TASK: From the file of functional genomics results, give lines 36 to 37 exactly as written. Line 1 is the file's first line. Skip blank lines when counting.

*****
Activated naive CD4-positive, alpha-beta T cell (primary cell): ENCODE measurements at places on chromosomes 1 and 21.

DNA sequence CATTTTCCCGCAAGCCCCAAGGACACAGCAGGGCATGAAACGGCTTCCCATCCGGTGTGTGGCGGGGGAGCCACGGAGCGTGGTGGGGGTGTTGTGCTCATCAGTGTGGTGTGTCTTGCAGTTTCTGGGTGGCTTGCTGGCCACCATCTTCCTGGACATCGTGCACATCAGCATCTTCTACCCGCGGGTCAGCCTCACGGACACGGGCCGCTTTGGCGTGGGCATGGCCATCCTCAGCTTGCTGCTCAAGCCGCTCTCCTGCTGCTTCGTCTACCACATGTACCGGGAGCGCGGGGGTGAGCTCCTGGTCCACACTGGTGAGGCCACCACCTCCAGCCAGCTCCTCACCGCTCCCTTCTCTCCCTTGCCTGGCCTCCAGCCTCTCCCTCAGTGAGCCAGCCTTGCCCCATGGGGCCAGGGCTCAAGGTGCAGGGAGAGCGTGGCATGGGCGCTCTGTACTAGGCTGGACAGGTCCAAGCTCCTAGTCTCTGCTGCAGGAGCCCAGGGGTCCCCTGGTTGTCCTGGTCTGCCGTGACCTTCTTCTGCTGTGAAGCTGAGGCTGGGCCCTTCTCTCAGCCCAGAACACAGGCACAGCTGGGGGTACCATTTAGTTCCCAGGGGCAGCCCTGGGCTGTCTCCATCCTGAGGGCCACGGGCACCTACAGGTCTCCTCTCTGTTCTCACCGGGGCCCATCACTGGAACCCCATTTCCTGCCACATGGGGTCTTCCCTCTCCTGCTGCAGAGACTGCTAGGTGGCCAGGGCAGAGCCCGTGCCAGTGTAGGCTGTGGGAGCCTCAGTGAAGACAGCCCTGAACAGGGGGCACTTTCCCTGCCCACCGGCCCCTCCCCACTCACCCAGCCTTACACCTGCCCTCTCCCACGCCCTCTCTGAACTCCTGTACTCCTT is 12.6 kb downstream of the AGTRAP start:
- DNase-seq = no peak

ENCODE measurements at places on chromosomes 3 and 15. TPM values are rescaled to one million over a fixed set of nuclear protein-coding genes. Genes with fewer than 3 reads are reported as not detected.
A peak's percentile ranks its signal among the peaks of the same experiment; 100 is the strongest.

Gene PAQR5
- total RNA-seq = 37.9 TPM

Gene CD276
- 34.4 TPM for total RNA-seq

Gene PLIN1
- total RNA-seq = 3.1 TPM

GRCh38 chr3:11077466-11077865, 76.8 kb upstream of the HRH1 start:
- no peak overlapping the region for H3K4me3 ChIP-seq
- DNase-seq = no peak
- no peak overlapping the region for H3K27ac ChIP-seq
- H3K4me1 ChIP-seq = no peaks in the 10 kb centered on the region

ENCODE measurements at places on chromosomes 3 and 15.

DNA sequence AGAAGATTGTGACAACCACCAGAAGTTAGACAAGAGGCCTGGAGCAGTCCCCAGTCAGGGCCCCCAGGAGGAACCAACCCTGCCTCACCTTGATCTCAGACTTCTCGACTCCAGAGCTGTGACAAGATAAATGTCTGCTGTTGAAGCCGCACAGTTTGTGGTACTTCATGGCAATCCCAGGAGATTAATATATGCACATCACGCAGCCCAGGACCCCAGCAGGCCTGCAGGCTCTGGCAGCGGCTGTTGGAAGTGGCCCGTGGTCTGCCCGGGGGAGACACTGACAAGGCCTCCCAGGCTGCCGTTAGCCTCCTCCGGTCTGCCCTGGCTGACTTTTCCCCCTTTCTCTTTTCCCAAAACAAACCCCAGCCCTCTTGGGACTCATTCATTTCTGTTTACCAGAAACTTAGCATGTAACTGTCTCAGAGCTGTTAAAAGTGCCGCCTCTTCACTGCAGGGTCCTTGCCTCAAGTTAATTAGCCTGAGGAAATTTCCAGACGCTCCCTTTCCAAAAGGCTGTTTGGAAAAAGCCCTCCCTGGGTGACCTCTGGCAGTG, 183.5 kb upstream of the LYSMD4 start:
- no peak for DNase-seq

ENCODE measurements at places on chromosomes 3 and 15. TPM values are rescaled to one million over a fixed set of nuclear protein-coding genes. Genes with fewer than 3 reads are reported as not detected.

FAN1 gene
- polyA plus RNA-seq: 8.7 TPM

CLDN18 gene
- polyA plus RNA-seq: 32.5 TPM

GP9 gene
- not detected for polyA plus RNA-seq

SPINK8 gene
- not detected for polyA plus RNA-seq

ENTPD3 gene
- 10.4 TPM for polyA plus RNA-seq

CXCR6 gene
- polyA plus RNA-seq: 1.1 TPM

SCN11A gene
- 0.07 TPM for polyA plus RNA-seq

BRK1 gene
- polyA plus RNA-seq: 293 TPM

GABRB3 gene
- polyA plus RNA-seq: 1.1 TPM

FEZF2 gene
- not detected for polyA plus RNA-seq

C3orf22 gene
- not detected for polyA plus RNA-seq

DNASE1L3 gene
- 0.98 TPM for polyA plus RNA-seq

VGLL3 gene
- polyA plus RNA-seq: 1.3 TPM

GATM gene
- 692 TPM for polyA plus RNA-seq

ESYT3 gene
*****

- polyA plus RNA-seq: 293 TPM

GABRB3 gene